For the aux battery: I mounted the drivers side battery tray in what would be the factory position had the truck been born a diesel. Since I had a ton of smaller 2 gauge cable laying around from another project I used it for the aux battery (since buying 2/0 gauge gets a little pricey) My aux battery is a 775cca group 34 Duracell AGM that I had sitting around. The ground from the aux battery is run directly over to the ground terminal of the primary battery. I also added a second ground from the aux battery which grounds to a existing hole down on the drivers side frame rail near the steering box. The positive 2 gauge cable of the aux battery runs over to the BWD relay which I mounted next to the factory starter solenoid/relay over on the passenger side fender. Then from the BWD relay I ran a short piece of 2 gauge to the positive of the primary battery.

So to sum things up... new starter, starter solenoid, and now 1705 cold cranking amps flowing through 2/0 gauge cable. Even at 0 degrees outside that poor starter sounds like its gonna fly off into orbit now when I crank the key

Here's a video of the end result, nevermind my jury-rigged hose sling and the ratchet strap thats holding the coolant bottle in place, hope to have all the loose ends buttoned up soon, just need to grab a couple more brackets on my next trip to the pick-a-part yard.

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Old 01-30-2014, 09:52 PM
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Cool! I like it
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Old 01-30-2014, 11:12 PM
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this is pretty darn cool! im going to make an attempt at this sometime soon! This sure beats buying a $3-400 battery from oddyssey with the same capabilities (more or less).
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Old 01-31-2014, 12:01 AM
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You don't need an isolation relay unless one of your batteries is completely shot.
Look at what wiring said diesels use -- In the 7.3 in this model truck, both batteries were put in parallel, with 2/0+ gauge wire between them(positive side -- negative side is two separate heavy leads directly to the block, and through it, to each other).
Makes things cheaper/simpler.

Remember, with batteries in parallel: Yes, the two will equalize if they are unequal. But unless you're discharging one of them(as in a RV setup or something) greatly, they already should be (mostly) equal when charging. And even if they are slightly off, the power from the more-charged battery is going into the lesser-charged battery -- it doesn't just disappear.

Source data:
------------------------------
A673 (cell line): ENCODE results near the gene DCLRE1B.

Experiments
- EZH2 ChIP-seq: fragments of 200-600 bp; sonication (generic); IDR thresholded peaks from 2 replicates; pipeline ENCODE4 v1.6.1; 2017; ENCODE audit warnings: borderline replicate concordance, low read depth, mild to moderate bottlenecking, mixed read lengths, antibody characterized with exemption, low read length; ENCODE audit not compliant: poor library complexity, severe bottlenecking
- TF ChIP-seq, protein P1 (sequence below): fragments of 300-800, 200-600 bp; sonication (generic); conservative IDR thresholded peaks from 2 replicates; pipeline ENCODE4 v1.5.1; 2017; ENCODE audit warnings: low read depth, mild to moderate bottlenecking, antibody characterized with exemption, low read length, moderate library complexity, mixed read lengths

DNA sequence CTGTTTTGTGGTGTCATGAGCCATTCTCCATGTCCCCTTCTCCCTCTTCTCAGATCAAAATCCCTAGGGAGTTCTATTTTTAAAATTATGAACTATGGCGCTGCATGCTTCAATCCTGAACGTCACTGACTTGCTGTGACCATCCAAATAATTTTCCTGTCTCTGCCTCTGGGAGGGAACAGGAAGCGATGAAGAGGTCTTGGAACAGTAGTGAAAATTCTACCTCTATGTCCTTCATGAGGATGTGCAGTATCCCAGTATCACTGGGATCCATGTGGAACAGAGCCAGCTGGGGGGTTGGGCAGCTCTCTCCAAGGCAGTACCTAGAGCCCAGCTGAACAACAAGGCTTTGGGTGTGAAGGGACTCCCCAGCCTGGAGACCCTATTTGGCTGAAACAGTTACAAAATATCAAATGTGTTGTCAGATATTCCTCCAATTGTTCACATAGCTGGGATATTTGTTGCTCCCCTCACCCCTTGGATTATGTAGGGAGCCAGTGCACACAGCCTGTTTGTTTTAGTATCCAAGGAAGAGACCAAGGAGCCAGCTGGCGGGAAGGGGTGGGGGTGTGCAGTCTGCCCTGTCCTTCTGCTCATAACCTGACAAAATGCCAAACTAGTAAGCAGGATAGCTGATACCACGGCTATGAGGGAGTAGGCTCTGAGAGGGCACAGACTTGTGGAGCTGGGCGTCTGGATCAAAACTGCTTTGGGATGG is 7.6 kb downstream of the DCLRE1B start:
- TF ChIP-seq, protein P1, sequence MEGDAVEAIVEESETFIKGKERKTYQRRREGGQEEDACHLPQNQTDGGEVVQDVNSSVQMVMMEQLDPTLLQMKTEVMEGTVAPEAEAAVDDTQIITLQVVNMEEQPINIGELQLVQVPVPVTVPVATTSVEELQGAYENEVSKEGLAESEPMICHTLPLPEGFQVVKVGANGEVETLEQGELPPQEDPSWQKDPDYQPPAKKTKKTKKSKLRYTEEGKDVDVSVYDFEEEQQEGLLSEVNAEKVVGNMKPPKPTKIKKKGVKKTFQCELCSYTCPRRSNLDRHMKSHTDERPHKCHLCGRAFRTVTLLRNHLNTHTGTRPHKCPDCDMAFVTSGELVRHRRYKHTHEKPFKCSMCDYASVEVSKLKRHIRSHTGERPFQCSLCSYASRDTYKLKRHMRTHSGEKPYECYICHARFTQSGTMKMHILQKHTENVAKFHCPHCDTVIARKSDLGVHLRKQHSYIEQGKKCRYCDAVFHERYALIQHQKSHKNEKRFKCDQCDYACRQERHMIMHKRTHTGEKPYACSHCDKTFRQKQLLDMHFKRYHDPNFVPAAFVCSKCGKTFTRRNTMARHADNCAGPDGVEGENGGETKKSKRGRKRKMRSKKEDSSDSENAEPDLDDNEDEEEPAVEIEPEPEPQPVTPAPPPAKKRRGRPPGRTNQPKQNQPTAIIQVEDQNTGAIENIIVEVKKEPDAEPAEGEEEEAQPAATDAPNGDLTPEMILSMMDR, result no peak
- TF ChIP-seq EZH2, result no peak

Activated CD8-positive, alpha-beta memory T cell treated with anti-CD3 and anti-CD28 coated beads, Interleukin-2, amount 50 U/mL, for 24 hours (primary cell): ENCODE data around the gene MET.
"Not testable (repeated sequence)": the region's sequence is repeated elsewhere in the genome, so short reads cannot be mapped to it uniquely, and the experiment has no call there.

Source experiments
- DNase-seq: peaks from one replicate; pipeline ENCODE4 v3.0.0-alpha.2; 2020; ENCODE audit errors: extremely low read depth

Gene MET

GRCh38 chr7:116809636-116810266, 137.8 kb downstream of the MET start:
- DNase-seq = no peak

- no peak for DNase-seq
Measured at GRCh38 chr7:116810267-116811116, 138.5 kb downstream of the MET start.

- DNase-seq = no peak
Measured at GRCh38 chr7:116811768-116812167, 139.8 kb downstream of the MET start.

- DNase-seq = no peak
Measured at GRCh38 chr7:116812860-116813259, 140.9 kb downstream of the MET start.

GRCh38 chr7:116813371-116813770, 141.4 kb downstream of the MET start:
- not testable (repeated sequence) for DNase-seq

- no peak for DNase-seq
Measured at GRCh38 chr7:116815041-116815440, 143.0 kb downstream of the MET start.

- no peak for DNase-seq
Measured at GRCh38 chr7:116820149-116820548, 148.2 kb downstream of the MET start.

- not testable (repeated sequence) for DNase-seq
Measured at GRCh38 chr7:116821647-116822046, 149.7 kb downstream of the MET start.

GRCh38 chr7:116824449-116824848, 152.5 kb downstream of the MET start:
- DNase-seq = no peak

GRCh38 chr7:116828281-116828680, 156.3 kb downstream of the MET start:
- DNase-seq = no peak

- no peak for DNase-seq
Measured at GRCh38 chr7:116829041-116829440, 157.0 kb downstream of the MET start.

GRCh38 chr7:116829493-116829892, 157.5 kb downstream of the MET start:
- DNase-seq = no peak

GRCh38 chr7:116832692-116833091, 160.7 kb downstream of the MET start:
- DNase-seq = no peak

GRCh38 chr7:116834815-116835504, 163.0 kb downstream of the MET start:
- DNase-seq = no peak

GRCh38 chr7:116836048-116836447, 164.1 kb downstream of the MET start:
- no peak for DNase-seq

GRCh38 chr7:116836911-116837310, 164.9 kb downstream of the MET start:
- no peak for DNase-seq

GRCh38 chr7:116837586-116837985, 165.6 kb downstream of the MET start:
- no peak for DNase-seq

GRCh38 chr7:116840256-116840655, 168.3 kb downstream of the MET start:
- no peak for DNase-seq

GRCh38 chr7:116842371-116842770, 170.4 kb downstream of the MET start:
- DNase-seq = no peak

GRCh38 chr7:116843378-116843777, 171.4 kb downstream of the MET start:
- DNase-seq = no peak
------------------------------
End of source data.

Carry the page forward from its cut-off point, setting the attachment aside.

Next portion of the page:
Just wire the two together, call it good. One less thing to fail on you.
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Old 01-31-2014, 01:27 AM
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this is pretty darn cool! im going to make an attempt at this sometime soon! This sure beats buying a $3-400 battery from oddyssey with the same capabilities (more or less).
Look into a Diehard Platnium battery through sears, they're basically a rebranded oddessey. The cases look exactly the same, they're rated the same, and they're both built by the same manufacturer. Only differece is the diehard is about $120 less and has a year longer on its warranty even.
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Old 01-31-2014, 01:36 AM
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Originally Posted by Macrobb View Post
You don't need an isolation relay unless one of your batteries is completely shot.
Look at what wiring said diesels use -- In the 7.3 in this model truck, both batteries were put in parallel, with 2/0+ gauge wire between them(positive side -- negative side is two separate heavy leads directly to the block, and through it, to each other).
Makes things cheaper/simpler.

Remember, with batteries in parallel: Yes, the two will equalize if they are unequal. But unless you're discharging one of them(as in a RV setup or something) greatly, they already should be (mostly) equal when charging. And even if they are slightly off, the power from the more-charged battery is going into the lesser-charged battery -- it doesn't just disappear.

Just wire the two together, call it good. One less thing to fail on you.